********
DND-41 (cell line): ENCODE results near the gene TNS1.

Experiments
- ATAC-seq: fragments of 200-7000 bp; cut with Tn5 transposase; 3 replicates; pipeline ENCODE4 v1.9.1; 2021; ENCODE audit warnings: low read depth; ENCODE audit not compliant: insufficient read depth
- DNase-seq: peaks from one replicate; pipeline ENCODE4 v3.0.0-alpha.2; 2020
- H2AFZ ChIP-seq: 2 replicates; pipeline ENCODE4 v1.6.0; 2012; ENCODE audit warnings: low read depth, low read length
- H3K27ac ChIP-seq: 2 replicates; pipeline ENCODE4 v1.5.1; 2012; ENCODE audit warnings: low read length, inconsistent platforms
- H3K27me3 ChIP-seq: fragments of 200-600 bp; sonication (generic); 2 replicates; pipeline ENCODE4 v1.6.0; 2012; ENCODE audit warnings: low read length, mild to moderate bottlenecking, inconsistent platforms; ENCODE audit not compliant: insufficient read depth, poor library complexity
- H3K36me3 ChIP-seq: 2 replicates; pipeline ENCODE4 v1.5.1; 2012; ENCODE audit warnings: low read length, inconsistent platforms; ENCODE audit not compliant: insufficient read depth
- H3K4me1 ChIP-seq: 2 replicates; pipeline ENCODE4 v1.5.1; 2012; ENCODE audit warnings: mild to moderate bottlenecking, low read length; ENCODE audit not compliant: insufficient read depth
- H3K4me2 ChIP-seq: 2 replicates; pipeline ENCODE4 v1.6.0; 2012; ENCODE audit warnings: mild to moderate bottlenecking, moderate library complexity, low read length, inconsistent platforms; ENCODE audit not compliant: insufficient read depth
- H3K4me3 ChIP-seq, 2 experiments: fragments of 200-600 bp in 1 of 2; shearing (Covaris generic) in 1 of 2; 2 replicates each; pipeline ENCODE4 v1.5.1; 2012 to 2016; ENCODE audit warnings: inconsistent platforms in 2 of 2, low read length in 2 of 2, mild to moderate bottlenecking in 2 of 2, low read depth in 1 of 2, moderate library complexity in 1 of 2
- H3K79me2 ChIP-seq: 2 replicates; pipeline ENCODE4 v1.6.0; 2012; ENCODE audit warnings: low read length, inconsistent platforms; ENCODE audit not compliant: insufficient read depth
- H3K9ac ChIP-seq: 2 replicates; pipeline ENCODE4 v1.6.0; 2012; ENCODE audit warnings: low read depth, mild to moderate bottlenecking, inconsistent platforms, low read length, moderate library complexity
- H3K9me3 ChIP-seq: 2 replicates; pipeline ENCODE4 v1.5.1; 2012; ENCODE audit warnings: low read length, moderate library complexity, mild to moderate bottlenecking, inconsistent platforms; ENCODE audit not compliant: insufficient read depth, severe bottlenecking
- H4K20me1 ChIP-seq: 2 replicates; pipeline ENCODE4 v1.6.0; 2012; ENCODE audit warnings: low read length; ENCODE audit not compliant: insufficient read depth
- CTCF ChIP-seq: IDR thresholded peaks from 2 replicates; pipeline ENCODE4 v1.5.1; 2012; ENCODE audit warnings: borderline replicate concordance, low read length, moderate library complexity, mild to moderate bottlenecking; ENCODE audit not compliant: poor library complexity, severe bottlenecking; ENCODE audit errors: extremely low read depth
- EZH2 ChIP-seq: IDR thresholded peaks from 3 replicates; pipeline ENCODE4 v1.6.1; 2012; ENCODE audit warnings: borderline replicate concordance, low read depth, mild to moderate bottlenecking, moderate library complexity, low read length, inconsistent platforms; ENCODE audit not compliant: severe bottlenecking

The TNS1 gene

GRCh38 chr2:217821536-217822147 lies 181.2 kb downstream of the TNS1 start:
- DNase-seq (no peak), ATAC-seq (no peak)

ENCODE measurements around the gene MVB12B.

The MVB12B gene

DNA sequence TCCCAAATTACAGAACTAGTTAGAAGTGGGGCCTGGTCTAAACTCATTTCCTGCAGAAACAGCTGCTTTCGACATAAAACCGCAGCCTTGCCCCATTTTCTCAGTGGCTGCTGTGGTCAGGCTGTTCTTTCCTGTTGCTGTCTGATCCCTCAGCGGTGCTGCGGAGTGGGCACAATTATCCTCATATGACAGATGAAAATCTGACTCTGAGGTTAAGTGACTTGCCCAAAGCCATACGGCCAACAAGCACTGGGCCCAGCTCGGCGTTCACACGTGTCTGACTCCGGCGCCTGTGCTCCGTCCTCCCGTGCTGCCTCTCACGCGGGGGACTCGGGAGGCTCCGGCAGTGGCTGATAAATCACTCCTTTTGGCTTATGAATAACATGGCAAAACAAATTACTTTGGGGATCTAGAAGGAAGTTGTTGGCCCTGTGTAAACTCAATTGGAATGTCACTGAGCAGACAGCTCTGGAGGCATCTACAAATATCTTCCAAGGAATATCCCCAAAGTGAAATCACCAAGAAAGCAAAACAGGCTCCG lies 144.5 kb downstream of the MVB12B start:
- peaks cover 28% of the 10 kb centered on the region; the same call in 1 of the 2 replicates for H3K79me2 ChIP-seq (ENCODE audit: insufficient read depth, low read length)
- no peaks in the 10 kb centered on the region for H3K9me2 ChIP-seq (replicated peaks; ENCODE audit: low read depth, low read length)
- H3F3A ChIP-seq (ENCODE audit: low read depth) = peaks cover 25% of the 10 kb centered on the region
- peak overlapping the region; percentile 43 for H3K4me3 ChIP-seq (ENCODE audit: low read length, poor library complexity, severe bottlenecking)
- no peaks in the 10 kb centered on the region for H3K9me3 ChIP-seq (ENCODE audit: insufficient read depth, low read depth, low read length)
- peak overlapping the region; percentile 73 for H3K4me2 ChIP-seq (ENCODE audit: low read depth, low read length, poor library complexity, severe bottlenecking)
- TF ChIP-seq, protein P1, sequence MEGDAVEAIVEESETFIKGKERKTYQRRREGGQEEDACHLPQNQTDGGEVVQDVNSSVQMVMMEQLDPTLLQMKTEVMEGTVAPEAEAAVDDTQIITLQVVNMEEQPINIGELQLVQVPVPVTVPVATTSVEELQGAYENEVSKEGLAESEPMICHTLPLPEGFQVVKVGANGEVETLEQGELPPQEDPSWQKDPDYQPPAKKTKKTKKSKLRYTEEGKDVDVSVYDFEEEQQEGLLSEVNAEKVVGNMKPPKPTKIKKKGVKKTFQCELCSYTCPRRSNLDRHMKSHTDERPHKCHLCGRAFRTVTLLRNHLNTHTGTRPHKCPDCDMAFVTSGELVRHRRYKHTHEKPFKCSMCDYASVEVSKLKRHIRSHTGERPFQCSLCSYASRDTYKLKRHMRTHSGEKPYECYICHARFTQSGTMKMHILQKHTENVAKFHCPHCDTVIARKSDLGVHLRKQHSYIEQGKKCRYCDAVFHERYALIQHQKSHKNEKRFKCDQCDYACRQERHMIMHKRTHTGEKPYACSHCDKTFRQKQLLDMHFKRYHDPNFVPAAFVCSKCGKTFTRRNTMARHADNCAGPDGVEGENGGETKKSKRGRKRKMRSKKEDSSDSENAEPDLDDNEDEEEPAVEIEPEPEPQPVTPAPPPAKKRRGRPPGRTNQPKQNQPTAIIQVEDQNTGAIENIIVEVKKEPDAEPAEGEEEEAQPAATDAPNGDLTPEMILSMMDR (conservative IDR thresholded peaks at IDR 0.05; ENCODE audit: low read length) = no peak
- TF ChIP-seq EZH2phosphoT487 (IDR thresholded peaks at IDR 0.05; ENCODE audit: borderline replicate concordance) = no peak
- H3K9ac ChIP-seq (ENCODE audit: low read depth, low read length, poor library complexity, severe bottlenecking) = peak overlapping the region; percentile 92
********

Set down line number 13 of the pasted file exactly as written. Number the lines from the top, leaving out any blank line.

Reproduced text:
- H3K9ac ChIP-seq: 2 replicates; pipeline ENCODE4 v1.6.0; 2012; ENCODE audit warnings: low read depth, mild to moderate bottlenecking, inconsistent platforms, low read length, moderate library complexity